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Scotland sets by law free products for menstruation

2022-08-15T16:34:55.815Z

It is the first territory in the world where the right is legally protected Period products in a shop in Perthshire, Scotland, in 2020.RUSSELL CHEYNE (Reuters) Scotland continues to make history in terms of free products for women's periods and, as of Monday, is the first territory in the world where the right to access them free of charge is enshrined in a law. The commitment reinforces the provisions that already existed in areas such as schools or universities, and ex



Period products in a shop in Perthshire, Scotland, in 2020.RUSSELL CHEYNE (Reuters)

Scotland continues to make history in terms of free products for women's periods and, as of Monday, is the first territory in the world where the right to access them free of charge is enshrined in a law.

The commitment reinforces the provisions that already existed in areas such as schools or universities, and extends them to all public spaces, through the entry into force of the so-called Law of the Products of the Rule, endorsed unanimously in the Scottish Parliament in November 2020.

The legislation is groundbreaking and, despite full support for its passage, had initially been met with some reluctance by the Scottish National Party (SNP) government, concerned about the difficulties of putting the proposals into practice.

But thanks to the campaign of the promoter of the regulation, the Labor MP Monica Lennon, in collaboration with the groups that advocate for the end of the so-called menstrual poverty (referring to the lack of resources to buy basic sanitary products), Scotland feels a precedent that increases the pressure on other administrations to adopt similar strategies.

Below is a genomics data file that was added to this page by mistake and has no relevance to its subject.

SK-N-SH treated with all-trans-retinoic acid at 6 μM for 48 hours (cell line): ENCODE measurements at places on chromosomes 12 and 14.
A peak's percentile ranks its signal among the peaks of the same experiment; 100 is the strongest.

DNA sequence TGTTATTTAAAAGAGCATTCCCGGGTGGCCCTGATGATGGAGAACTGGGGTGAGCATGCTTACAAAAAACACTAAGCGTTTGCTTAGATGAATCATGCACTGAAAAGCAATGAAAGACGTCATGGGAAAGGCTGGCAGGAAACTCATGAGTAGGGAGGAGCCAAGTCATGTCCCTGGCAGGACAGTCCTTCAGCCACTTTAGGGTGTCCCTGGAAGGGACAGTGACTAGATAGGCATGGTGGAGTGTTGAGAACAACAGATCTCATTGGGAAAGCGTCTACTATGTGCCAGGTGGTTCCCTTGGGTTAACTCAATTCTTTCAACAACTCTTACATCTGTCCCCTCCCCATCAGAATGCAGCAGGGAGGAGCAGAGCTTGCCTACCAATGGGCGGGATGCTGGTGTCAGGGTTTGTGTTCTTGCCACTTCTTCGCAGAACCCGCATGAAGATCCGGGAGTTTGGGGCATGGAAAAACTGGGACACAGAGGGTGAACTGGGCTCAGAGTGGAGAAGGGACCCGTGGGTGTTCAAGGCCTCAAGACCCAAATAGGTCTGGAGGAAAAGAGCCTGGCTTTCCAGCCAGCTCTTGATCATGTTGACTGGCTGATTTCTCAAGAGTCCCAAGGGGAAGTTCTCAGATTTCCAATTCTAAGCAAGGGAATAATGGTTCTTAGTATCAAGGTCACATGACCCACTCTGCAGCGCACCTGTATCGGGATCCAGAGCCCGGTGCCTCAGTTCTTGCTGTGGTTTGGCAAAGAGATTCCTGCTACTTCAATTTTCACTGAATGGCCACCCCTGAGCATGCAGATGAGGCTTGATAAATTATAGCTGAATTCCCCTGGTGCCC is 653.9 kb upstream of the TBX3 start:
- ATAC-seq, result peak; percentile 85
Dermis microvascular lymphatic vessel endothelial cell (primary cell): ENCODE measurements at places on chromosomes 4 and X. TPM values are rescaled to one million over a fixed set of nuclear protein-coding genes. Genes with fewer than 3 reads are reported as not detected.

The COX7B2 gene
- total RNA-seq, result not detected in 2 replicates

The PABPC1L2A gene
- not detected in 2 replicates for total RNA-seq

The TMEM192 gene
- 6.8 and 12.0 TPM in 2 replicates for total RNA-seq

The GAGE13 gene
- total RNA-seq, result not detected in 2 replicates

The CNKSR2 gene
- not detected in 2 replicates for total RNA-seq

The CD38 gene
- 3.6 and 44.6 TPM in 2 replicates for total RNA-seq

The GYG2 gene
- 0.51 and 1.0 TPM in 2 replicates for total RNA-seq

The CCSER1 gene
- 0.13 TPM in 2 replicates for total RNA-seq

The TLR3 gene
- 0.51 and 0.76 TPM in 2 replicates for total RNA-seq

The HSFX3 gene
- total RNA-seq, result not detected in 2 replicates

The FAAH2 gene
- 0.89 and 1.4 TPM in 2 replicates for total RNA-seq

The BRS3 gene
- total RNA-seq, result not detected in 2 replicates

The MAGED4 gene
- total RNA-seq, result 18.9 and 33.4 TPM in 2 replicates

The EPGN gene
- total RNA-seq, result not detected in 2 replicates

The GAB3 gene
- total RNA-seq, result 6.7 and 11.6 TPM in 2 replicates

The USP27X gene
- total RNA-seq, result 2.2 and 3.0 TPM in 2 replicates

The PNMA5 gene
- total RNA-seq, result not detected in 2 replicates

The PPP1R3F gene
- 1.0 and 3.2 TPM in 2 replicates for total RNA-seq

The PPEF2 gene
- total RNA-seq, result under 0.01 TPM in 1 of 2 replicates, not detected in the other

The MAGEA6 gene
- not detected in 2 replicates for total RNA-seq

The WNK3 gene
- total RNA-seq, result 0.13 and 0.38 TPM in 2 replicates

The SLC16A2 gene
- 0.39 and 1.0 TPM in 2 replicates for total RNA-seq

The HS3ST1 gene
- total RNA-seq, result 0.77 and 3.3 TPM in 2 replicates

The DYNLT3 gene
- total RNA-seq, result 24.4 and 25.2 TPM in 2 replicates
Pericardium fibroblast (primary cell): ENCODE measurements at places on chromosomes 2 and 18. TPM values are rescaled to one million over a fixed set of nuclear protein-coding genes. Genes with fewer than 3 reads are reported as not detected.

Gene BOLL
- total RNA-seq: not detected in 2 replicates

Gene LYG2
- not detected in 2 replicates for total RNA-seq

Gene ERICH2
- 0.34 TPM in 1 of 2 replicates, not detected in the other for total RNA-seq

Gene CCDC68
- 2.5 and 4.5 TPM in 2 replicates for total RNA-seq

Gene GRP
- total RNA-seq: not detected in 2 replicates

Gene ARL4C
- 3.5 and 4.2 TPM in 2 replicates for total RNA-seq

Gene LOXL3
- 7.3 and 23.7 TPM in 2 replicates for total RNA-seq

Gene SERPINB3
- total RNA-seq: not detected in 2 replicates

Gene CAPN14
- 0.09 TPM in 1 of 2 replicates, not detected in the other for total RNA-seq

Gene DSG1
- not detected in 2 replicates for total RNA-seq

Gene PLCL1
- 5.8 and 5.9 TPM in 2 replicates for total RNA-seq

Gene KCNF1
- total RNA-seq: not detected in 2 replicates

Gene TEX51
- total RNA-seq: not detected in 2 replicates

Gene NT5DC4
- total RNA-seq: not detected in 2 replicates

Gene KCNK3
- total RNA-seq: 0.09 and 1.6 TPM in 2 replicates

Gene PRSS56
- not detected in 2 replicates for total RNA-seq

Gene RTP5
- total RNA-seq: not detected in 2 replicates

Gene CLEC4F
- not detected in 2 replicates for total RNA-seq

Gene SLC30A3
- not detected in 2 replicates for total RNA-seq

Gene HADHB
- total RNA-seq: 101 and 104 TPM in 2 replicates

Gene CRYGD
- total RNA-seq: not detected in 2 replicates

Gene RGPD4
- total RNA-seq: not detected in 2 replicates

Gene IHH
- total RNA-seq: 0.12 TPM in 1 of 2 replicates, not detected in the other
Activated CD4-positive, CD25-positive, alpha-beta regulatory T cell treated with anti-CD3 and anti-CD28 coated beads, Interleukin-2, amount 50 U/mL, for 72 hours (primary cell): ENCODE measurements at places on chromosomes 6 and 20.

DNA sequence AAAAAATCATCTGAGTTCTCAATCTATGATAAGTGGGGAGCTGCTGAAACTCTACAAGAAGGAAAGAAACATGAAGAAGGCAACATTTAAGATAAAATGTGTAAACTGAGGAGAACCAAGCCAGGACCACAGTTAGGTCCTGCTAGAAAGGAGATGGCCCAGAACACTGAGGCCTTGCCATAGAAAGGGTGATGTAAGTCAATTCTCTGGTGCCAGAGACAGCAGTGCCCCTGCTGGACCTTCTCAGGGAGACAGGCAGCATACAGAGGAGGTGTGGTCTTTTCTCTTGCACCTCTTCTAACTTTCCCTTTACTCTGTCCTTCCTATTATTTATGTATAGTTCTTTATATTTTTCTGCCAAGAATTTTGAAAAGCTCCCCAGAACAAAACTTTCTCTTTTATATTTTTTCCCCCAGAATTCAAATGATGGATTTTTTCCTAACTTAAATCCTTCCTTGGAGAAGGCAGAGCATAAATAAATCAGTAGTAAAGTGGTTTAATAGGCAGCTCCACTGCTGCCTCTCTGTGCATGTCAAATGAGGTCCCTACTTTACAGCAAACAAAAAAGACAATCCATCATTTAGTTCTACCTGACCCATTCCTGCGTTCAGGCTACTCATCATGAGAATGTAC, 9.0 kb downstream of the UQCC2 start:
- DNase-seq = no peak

The challenge is remarkable, as admitted by the activists themselves who, for years, have demanded free products.

From today, local authorities and educational managers must guarantee that they are available at no additional cost to those who need them.

The aspiration, however, is not completely new, since since 2017, some 27 million pounds (about 32 million euros) have been invested in Scotland to offer access to these sanitary products in public spaces.

The culmination of these disseminated actions in a law that unifies the obligation would not have been possible without the involvement of municipal authorities and organizations related to the matter, according to Monica Lennon herself, who has claimed today's historical precedent as "another great milestone that demonstrates the difference that progressive and courageous political decisions can make.”

The entry into force of the regulations also coincides with the cost of living crisis in the United Kingdom, a country where, as winter approaches, a particularly complicated time is expected, in which citizens will be forced to major resignations to cope with inflationary pressure.

For the organizations that have been demanding this measure for years, period products should be as accessible and ubiquitous as toilet paper in public restrooms.